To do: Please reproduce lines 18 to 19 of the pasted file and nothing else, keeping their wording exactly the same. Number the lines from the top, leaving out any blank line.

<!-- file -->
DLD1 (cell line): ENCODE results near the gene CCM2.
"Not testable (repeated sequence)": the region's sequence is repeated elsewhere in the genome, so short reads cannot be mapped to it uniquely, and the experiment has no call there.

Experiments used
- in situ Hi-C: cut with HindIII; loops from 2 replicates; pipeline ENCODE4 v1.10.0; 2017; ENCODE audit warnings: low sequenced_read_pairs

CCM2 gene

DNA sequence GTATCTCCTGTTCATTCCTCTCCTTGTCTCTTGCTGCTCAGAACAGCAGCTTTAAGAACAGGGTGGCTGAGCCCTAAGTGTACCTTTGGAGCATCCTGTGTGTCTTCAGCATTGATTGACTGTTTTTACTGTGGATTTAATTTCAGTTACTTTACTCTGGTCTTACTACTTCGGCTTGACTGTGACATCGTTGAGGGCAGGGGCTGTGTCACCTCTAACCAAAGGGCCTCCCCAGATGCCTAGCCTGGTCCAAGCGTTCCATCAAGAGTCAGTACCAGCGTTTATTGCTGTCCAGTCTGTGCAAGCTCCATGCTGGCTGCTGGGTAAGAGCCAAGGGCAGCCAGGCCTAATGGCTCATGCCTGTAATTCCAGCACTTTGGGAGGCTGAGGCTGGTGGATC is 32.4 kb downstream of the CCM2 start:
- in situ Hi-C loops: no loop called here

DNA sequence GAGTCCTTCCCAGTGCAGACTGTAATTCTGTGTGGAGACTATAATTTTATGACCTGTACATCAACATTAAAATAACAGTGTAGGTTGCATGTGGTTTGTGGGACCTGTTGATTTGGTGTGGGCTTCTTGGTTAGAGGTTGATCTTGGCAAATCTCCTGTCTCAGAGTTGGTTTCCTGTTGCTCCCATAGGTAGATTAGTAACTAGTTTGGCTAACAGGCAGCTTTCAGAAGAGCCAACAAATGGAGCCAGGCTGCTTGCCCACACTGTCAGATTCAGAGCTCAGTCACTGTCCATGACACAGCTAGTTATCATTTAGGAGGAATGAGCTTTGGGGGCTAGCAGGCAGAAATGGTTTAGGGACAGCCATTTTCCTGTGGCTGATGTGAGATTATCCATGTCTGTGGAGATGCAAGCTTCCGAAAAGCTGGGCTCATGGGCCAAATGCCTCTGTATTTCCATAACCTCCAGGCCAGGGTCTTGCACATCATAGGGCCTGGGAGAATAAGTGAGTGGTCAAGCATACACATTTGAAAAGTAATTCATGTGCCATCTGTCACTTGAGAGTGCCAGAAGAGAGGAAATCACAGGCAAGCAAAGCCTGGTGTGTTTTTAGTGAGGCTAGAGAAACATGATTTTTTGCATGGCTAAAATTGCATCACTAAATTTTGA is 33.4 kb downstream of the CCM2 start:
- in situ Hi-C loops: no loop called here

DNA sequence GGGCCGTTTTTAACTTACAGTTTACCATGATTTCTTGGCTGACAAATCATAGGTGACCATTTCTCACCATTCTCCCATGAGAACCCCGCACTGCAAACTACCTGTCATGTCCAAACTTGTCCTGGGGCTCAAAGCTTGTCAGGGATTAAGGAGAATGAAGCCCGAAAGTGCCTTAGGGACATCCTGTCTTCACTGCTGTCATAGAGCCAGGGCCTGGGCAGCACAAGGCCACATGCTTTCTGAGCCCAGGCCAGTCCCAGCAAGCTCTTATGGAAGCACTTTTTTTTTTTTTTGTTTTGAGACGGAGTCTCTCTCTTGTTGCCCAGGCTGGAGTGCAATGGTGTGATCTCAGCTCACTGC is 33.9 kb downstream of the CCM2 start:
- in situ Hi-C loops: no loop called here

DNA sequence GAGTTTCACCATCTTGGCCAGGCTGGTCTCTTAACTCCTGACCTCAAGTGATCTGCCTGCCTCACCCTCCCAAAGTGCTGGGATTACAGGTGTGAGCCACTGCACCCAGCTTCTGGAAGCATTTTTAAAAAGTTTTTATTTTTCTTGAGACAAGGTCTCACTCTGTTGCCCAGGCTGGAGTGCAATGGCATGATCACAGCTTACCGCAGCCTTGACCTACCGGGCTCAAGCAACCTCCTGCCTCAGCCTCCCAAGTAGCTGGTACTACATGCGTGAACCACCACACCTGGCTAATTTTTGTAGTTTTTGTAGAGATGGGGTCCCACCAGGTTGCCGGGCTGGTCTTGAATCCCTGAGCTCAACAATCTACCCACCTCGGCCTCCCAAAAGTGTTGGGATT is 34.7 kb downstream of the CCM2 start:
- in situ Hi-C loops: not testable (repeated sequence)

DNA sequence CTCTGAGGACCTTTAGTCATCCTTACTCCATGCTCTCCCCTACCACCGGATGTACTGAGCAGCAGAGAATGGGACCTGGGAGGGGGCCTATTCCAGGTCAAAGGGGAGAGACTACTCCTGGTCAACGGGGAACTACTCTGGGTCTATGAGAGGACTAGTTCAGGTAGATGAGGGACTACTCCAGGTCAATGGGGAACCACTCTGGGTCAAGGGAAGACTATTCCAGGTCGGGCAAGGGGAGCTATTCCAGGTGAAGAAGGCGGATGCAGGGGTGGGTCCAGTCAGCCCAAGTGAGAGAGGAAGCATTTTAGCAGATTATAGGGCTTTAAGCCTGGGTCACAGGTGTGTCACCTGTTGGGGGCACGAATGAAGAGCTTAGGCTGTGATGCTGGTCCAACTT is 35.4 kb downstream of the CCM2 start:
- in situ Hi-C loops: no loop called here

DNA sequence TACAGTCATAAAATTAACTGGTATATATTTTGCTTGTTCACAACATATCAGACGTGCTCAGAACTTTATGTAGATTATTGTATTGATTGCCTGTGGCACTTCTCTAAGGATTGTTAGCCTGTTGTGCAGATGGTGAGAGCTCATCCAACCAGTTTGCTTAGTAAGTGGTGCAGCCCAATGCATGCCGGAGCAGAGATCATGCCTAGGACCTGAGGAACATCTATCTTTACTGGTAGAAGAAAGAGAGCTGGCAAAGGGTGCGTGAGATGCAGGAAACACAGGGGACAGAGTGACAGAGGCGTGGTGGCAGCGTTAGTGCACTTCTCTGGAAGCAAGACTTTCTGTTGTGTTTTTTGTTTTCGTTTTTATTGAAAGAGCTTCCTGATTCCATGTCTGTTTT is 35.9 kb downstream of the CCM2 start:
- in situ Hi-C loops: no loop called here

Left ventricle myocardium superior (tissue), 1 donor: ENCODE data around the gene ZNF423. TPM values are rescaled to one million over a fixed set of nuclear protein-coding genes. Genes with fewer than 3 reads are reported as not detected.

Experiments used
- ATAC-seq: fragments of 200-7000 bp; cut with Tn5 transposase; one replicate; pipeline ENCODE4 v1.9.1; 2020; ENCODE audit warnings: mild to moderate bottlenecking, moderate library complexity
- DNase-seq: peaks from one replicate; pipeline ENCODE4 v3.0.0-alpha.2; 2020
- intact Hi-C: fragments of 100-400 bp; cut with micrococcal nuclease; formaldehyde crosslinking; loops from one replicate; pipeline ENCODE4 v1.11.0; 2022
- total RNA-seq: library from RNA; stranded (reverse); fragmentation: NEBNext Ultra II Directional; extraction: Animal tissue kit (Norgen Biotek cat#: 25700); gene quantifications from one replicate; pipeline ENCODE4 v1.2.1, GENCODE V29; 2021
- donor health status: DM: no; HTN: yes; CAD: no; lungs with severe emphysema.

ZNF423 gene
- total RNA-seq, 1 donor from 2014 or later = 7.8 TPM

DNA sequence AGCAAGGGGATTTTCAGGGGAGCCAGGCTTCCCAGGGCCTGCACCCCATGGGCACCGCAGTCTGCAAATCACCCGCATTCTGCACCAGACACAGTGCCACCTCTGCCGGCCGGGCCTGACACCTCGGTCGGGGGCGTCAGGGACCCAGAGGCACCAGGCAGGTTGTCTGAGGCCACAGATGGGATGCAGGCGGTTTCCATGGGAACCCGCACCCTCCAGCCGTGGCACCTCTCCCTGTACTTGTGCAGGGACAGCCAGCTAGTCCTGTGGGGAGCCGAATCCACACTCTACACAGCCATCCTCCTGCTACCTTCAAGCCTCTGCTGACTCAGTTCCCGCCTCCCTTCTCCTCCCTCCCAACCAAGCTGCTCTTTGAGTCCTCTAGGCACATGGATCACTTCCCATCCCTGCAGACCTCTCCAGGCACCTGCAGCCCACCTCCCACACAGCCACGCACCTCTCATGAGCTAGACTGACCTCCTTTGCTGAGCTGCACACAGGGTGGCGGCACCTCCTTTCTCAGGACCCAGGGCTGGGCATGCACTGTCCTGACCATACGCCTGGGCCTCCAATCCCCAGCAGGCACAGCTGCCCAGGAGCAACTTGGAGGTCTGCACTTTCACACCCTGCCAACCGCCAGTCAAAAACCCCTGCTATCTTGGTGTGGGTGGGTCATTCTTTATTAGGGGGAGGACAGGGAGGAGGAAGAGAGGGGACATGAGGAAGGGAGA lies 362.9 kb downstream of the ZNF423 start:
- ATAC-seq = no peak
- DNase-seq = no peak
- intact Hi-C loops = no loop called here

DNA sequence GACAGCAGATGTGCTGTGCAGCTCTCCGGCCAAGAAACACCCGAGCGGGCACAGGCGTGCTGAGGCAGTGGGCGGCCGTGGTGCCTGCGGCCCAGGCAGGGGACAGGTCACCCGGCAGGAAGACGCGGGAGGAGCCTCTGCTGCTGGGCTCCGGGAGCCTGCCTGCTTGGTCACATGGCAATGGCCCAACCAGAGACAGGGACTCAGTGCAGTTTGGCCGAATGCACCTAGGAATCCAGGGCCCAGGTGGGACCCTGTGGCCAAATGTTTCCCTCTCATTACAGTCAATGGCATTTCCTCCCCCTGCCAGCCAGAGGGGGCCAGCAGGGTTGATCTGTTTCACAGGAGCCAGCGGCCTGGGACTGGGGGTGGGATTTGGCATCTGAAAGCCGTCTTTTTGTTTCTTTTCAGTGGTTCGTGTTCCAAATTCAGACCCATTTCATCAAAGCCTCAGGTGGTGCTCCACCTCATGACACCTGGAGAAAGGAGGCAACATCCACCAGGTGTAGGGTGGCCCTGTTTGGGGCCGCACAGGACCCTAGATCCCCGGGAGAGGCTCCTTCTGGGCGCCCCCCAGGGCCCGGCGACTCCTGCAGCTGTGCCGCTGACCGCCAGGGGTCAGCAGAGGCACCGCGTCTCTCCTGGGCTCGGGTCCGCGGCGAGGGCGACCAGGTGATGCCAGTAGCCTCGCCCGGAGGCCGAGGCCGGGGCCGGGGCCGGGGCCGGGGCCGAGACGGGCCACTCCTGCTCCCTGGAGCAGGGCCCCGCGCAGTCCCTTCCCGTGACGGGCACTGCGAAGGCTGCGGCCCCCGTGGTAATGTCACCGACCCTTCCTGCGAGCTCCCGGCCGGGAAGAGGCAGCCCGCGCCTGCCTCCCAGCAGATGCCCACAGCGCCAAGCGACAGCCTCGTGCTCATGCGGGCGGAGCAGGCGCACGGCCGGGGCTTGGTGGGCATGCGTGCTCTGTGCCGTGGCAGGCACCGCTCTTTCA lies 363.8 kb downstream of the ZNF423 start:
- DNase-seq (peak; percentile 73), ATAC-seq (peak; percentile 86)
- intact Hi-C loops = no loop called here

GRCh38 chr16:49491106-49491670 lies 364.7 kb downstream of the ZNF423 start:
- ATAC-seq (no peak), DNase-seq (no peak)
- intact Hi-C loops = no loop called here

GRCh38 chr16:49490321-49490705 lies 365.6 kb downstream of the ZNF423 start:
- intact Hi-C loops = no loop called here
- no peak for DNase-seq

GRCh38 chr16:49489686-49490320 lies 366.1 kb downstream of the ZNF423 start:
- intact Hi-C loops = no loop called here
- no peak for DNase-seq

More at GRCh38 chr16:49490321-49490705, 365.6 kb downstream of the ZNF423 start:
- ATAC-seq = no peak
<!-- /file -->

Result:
Left ventricle myocardium superior (tissue), 1 donor: ENCODE data around the gene ZNF423. TPM values are rescaled to one million over a fixed set of nuclear protein-coding genes. Genes with fewer than 3 reads are reported as not detected.

Experiments used